The lyrics in Japanese for the song are available around the web. Search Google for 買い物ブギ 歌詞 and you’ll find a bunch.
Some of the lyrics out there cut off the last segment featuring the lady who is blind and cannot read the shopping list, and others modify the segement just before that featuring the old man who is deaf. The reason for this editing is because the original lyrics use out-dated terms for “deaf” and “blind” which are now considered to be discriminatory in Japan. From my quick search… this set of lyrics is pretty good. It does cut off the last segment though. Maybe I’ll clean it up and translate some of these for a future post, and maybe roll it all into a Kansai-ben lesson. Would that be nice?
The lyrics say, 「私つんぼで聞こえまへん。」(watashi tsunbo de kikoemahen / I am deaf, so I cannot hear you) at the scene with the elderly deaf salesman, and 「めくらのおばはん。」(mekura no obahan / blind old lady) at the scene with the lady who cannot see well enough to read the shopping list. The terms “tsunbo” and “mekura” are now considered to be offensive and inappropriate in Japan. “Tsunbo” draws a stronger reaction than “mekura” it seems, relatively speaking.
In modern renditions of “Shopping Boogie” these segments are cut out completely, or the lyrics modified to be more “politically correct”. Most of the cover versions of the song completely cut out the scene with the lady with bad eyesight, and the “tsunbo” lyrics are changed to 「私は耳が不自由で聞こえまへん。」 (watashi wa mimi ga fujyuu de kikoemahen.) “mimi ga fujyuu” is the PC expression for “deaf”, which literally means, “ears are not completely free. (As in, someone cannot use their ears freely.) Similarly, you can say 「足が不自由」to refer to someone who requires assistance walking or uses a wheelchair.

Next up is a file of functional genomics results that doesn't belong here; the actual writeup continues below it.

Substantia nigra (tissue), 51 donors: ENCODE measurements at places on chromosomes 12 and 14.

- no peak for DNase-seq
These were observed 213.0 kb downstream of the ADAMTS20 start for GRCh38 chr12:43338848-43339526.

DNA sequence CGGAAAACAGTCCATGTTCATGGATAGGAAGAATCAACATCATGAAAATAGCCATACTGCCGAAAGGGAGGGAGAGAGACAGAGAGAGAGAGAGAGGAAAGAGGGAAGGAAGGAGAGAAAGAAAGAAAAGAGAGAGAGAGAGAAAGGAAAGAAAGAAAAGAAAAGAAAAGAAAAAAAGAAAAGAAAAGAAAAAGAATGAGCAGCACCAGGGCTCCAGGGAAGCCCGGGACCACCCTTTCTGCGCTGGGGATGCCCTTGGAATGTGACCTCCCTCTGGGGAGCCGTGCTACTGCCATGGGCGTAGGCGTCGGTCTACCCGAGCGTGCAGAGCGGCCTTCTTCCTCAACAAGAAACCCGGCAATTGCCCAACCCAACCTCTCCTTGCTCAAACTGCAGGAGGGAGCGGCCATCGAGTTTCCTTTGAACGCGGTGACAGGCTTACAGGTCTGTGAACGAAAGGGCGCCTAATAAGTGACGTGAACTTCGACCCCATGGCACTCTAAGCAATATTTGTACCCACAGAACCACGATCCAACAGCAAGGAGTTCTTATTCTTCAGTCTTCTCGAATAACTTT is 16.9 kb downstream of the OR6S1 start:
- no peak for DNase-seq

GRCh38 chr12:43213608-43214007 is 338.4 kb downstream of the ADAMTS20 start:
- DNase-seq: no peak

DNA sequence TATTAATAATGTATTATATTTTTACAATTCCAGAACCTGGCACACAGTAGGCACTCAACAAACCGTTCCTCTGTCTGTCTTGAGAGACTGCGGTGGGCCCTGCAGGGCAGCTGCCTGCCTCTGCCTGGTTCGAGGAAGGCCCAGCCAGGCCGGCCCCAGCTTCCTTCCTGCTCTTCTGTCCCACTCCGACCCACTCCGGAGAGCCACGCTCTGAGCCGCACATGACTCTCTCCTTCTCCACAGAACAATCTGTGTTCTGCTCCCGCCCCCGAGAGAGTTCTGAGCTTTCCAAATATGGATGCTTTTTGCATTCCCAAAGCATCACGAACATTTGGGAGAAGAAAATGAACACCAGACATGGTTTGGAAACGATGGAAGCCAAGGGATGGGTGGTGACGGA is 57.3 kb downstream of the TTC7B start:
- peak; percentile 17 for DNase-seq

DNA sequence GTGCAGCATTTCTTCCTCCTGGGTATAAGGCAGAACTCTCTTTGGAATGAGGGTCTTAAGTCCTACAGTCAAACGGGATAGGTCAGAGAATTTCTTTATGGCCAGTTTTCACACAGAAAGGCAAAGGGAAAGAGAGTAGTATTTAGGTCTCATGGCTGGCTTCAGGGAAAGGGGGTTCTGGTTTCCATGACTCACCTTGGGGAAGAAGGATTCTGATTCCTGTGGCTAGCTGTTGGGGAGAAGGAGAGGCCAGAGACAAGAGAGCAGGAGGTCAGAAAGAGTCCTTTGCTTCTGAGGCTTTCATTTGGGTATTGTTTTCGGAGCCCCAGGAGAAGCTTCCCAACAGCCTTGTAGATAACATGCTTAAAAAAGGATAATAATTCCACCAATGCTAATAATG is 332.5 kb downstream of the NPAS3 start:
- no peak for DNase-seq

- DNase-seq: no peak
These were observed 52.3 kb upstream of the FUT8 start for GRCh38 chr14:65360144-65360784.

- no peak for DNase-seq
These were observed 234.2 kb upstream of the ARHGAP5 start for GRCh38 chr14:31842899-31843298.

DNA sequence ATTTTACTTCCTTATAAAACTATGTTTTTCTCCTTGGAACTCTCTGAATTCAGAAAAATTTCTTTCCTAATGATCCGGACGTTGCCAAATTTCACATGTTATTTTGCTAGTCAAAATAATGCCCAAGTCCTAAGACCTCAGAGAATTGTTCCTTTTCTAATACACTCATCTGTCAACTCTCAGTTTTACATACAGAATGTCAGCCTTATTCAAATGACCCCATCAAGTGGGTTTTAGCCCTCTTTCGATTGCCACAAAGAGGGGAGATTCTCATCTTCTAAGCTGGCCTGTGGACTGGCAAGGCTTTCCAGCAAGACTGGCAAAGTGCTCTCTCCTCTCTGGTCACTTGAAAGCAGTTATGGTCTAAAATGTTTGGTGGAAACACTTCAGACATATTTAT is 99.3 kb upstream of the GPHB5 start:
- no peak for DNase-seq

So… do you love this song as much as I do? I’m seriously hooked.
I guess I like it because it’s all in the Kansai dialect (kansai-ben), which immediately makes it awesome (in my opinion anyway), and it’s a story about an extremely tough shopping day… Fun! Also, Shizuko Kasagi is adorable. Other songs by Shizuko Kasagi include, Tokyo Boogie Woogie (東京ブギウギ) which was a huge hit in 1947, and later she also did Osaka Boogie Woogie (大阪ブギウギ) and this Kaimono Boogie.
If you have seen Akira Kurosawa’s Drunken Angel(酔いどれ天使, yoidore tenshi) you have actually already seen Kasagi Shizuko performing. She appears in this clip where the main character, a slick, yet sick, yakuza played by Toshiro Mifune is dancing in a bar when he should be resting up to take care of his illness. (GREAT movie by the way.)
Here is a more recent artist named Umekichi Hiyama (檜山うめ吉) doing Kaimono Boogie, still great, but not as fun as the original in my opinion! (biased.) Umekichi also covered another Kasagi song called Hey Hey Boogie (ヘイヘイ・ブギ) in 1994. You can hear Hey Hey Boogie on YouTube as well.
A little history, a little culture, a little language. Good stuff!